Airbus joins CBI in warning of ‘devastating’ impact of ‘no deal’ Brexit on South West’s economy

January 22, 2019

Leaving the EU without a deal would be ‘devastating’ for the South West’s economy, hitting the region’s output by a staggering £13bn a year, the CBI said today.

It teamed up with aerospace giant Airbus, which employs around 4,000 people in its UK wing design centre at Filton, to deliver the warning. Airbus repeated fears it voiced last year that such a move would jeopardise the plant’s future by hitting its supply chain and adding to its costs. That could in turn stop any future investment in the factory by Airbus’s European owners.

As Prime Minister Theresa May continues to refuse to rule out a ‘no deal’ Brexit if her deal is not approved by Parliament, business groups have begun to ratchet up their opposition to the move with dire predictions of its likely economic impact.

Last week Business West, the South West’s largest business group and the organisation behind Bath Chamber of Commerce, said the region’s firms faced “the unwelcome prospect of a messy and disorderly exit from the EU on March 29”. 

Its managing director Phil Smith added: “There are no more words to describe the frustration, impatience, and growing anger amongst business.”

Following Mrs May’s appearance in the Commons yesterday when she again said ‘no deal’ remained on the table, the CBI today revealed the results of a new study it had commissioned on the economic impact of a ‘no deal’ scenario.

The findings, based on fresh analysis of the government’s own figures, showed a “devasting” long-term economic impact across the UK, with the South West likely to be among the regions most exposed to the fallout with an estimated annual loss of output worth £13bn by 2034.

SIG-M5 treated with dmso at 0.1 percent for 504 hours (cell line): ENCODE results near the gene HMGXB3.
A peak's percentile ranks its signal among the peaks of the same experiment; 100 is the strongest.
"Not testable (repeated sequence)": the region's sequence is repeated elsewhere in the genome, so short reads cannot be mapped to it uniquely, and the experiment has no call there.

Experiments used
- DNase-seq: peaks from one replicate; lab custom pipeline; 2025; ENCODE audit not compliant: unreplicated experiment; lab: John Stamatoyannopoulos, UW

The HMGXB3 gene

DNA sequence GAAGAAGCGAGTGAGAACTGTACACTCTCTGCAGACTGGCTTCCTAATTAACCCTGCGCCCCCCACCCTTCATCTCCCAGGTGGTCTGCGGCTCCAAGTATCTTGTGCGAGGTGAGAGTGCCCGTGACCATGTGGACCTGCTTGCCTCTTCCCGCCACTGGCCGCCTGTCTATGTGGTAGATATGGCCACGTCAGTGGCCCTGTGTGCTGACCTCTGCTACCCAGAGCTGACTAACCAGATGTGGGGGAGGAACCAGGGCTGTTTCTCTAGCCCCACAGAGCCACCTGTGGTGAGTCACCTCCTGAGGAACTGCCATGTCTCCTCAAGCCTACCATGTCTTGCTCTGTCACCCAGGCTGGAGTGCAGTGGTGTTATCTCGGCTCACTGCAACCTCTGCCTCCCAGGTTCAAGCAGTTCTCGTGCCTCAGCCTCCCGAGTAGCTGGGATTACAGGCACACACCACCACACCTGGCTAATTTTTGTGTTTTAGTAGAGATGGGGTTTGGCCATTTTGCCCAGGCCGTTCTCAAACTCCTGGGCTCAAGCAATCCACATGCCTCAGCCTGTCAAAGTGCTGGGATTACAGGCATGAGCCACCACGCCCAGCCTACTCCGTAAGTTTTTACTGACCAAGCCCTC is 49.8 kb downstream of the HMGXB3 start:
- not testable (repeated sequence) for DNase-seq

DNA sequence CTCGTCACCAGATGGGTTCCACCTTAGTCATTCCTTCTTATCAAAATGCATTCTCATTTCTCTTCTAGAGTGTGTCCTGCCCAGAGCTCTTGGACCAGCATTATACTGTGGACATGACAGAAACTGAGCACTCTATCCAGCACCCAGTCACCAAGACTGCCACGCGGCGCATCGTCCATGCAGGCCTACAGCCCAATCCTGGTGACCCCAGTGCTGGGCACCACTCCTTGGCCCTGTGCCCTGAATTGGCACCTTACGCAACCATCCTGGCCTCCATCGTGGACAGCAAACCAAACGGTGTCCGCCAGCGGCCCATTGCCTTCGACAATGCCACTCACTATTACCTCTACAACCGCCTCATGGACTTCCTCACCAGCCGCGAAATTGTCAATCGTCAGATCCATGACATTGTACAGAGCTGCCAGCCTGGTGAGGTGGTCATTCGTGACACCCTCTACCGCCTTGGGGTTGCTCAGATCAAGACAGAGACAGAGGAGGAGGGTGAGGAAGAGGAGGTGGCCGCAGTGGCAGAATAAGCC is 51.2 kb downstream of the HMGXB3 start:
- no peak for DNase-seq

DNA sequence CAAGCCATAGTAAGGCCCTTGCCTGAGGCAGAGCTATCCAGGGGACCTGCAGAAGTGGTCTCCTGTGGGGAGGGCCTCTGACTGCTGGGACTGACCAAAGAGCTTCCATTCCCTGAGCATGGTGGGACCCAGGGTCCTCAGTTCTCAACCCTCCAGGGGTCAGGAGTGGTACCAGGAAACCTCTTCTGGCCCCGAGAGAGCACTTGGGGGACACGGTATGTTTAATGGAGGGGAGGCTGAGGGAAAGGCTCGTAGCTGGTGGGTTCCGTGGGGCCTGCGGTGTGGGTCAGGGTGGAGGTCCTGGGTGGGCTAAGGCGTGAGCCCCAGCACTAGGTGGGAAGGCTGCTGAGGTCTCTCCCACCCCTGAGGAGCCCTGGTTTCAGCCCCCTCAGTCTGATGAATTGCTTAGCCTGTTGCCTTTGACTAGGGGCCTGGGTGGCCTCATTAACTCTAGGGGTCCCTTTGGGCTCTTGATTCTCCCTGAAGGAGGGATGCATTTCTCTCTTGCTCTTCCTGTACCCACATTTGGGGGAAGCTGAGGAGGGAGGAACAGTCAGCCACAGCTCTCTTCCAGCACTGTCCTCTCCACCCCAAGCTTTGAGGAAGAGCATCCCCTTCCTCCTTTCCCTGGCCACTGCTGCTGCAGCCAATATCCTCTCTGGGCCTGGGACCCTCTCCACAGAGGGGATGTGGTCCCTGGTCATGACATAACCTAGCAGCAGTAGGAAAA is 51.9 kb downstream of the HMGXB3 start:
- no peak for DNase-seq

Such a significant shortfall – which is based on a 7.6% fall in economic output – would hit people’s jobs, livelihoods and living standards, the CBI said, pointing out that this figure is more than the annual public spending on education in the South West, including all schools and colleges.

Manufacturing activity, which is particularly important to the South West, would be hit, with the aerospace and maritime sectors, which employ thousands across the region, likely to be severely impacted as they are particularly exposed to the risk of higher tariffs and trade costs, the CBI warned.

And with 45% of the South West’s goods exports going to the EU, any increased trade friction would add costs or delays and hit the region particularly hard.

CBI South West regional director Deborah Fraser said: “CBI members across the region are clear. If the new approach to finding a Brexit deal continues to be a game of who blinks first, the South West economy will pay the price.

“The deadlock will only be broken by a genuine attempt by all MPs to find consensus and compromise, not stick to rusting red lines and political conditions. Like the rest of the UK, the South West is not – and cannot be – ready for no deal.

“The projected impact on our region’s economy would be devastating and while business will do all it can to reduce some of the worst aspects, a no deal scenario is unmanageable.

“The message from the CBI to our politicians is clear – we must see compromise or the whole country faces the unforgivable prospect of a disorderly Brexit which will affect jobs and livelihoods in the South West for decades to come.

“It’s time to put our region’s prosperity before party politics and dogma.”

Airbus senior vice president Katherine Bennett added: “A ‘no deal’ scenario threatens Airbus’ future presence in the United Kingdom. While a ‘no deal’ scenario may not see the reconsideration of investments happen overnight, future investments would without doubt be at stake.

“Airbus’ integrated supply chain operates on a just-in-time basis that requires frictionless cross-Channel trade, meaning sudden changes in customs procedures, logistics and environmental standards would have major industrial and cost impacts.

“This would severely undermine the UK’s efforts to keep a competitive and innovative aerospace industry. As a direct employer of over 14,000 people in the UK, and an indirect supporter of 100,000 jobs through the supply chain, Airbus cannot sit by as the threat of a ‘no deal’ Brexit becomes a reality.”

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